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How do you deal with dynamic hiera parameters?

asked 2015-11-24 04:27:34 -0500

poysama gravatar image

I am making a module for a rails application. Problem is, every rails app has multiple .yml files aside from the standard database.yml. I wanted to handle configuration with Hiera dynamically. The idea is to accept any configuration and populate it with the passed data. I imagine my module would look like this.

### Given a configuration file for rails named app.yml which contains whatever dynamic content

# init.pp
class rails ( 
  $configs = {},
) {
  create_resources('rails::config', $configs, {})

define rails::config (
### how do i define this part to accept dynamic vars?

) {

### a sample hiera.yml would be like
    'dynamic_key': 'dynamic_value'
      - 'dynamic_value_as_hash1
      - 'dynamic_value_as_hash2

How do you let a defined type accept a bunch of dynamic parameters? Also, I was thinking that since these data are very specific to an application, maybe I could just create a separate hierarchy for the app so I can define defaults. That way, it doesn't have to be dynamic. Sample hiera.yml would look like

    - "%{::environment}/%{::fqdn}"
    - "%{::environment}/%{::environment}"
    - "%{::environment}/app/%{app}"
    - global/common
    :datadir: '/etc/puppetlabs/puppet/environments'
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answered 2015-11-24 19:10:10 -0500

ramindk gravatar image

updated 2015-12-01 13:20:32 -0500

We do something similar to this, my advice is

You must use Ruby 1.9.3 or better on your master. Ruby 1.9.3 preserves hash insertion order unlike earlier versions. When order is preserved you won't need to sort the hash everytime to keep the file from changing between Puppet runs. Unless you want to write really complicated templates that sort the top level key, then walk the rest of the structure and sort at each level, just use Ruby 1.9.3+. The Ruby version on the agents doesn't matter because templates are evaluated on the master.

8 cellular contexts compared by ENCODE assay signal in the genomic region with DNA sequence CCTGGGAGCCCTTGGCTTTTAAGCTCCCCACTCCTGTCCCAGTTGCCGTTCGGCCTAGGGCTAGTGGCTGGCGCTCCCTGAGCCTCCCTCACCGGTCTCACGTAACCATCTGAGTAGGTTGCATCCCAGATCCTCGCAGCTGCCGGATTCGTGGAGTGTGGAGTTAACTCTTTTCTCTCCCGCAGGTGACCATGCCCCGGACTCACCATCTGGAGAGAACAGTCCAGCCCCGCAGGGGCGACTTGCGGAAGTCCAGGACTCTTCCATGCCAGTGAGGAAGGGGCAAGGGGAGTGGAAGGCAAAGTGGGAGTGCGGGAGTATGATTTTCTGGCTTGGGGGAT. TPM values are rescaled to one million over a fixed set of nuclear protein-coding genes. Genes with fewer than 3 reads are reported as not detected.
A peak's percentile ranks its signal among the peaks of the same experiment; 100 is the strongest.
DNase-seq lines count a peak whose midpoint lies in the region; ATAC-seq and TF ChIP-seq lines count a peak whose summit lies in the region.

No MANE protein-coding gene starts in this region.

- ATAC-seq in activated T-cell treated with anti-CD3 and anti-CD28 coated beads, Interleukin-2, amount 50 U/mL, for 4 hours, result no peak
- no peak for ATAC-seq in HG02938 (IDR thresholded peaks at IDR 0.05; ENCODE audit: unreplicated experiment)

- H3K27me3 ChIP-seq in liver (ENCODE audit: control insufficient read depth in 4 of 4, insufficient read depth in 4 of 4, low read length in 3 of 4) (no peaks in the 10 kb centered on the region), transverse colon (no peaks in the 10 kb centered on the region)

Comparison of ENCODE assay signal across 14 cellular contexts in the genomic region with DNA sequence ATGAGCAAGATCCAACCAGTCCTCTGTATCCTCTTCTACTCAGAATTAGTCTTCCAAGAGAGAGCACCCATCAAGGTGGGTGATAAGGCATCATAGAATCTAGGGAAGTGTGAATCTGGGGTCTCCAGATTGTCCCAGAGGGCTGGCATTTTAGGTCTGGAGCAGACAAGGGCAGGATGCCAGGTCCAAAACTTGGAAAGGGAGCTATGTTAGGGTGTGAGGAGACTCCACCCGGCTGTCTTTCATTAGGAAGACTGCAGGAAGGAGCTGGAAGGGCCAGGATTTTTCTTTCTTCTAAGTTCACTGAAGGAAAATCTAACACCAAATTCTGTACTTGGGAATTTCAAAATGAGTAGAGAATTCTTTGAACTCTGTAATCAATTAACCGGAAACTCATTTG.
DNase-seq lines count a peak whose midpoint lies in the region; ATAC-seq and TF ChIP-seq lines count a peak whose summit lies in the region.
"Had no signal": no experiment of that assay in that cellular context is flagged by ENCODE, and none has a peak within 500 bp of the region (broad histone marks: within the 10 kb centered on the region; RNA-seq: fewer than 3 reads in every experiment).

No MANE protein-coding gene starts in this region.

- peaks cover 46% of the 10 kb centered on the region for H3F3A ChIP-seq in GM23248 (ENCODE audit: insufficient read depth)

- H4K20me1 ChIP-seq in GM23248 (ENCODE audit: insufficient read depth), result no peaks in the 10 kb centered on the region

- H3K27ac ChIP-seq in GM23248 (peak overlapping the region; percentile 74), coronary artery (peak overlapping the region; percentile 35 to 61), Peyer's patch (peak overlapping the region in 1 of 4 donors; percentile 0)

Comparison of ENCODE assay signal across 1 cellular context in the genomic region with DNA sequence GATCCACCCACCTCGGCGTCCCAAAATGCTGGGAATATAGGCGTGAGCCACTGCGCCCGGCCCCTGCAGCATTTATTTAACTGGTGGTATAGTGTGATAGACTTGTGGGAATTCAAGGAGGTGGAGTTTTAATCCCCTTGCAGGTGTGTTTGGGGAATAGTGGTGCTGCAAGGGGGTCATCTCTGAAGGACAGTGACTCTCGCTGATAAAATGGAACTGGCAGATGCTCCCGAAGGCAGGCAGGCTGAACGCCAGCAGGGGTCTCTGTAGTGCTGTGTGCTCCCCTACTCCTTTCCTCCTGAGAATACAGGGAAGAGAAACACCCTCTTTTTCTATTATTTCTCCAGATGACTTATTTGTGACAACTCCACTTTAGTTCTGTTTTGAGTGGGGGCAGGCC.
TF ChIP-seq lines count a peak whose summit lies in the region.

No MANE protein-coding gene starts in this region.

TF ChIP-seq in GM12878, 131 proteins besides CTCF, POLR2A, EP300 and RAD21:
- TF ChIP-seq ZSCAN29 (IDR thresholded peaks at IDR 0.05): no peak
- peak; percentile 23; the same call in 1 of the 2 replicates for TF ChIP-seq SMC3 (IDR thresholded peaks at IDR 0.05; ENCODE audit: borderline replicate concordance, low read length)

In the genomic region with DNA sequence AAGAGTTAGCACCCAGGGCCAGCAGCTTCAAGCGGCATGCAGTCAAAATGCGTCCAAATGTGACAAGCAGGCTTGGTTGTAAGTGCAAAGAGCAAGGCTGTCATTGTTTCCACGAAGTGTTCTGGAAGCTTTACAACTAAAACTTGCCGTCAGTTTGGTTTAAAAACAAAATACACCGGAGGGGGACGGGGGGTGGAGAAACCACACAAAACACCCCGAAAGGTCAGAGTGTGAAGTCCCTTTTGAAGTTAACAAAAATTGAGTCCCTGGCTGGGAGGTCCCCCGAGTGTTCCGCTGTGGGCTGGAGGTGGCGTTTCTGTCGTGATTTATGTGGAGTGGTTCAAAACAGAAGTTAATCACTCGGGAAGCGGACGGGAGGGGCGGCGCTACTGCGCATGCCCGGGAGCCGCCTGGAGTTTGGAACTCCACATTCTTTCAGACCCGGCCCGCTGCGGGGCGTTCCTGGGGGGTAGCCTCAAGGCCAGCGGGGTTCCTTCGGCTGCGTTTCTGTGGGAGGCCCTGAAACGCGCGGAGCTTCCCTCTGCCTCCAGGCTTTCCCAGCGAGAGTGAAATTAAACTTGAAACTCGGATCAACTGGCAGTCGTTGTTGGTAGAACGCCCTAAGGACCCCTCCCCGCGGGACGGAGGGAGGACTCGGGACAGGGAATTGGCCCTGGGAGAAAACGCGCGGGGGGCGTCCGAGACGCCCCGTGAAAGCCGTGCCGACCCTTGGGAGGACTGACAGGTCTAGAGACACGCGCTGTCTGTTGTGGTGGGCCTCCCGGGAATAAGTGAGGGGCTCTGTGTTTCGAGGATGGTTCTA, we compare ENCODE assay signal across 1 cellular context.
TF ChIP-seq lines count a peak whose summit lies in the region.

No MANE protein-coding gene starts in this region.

Your developers will want their config in these files as well. I recommend standard config files in the project src and use Puppet write to /etc/someapp/conf files. The Rails app load both and merge with the the Puppet managed files the final say. Doing it this way allows defaults to live in the project and Puppet to manged secrets and the differences between environments.

Bite the bullet and write huge yaml files per environment. Duplication is easier than trying to programmatically deal with every case. We do some tricks with yaml aliases that are based on $::environment to pull in defaults and then merge them via hiera_hash, but it's easy to screwup. Completely bullet proof once it works in our experience.

hiera-eyaml, start now. It'll make your life easier.

Placeholders in the project yaml files.

  # edits here, only affect dev instances.
  host: localhost
  user: rails

The hash.yml.erb we use to dump data into yaml files.


    obj = @options

    arr = obj.sort
    out = "---\n"
    arr.sort.each do |element|
      entry = {element[0] => element[1]}
      out += entry.to_yaml.split(/\n/)[1..-1].join("\n") + "\n"

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answered 2015-11-24 16:34:31 -0500

lavaman gravatar image

To have a defined type use such data, you would need to have code that reads in the data from hiera, then runs create_resources on it. The data defines the the resources you would like to create, as described here:

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Asked: 2015-11-24 04:27:34 -0500

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Last updated: Dec 01 '15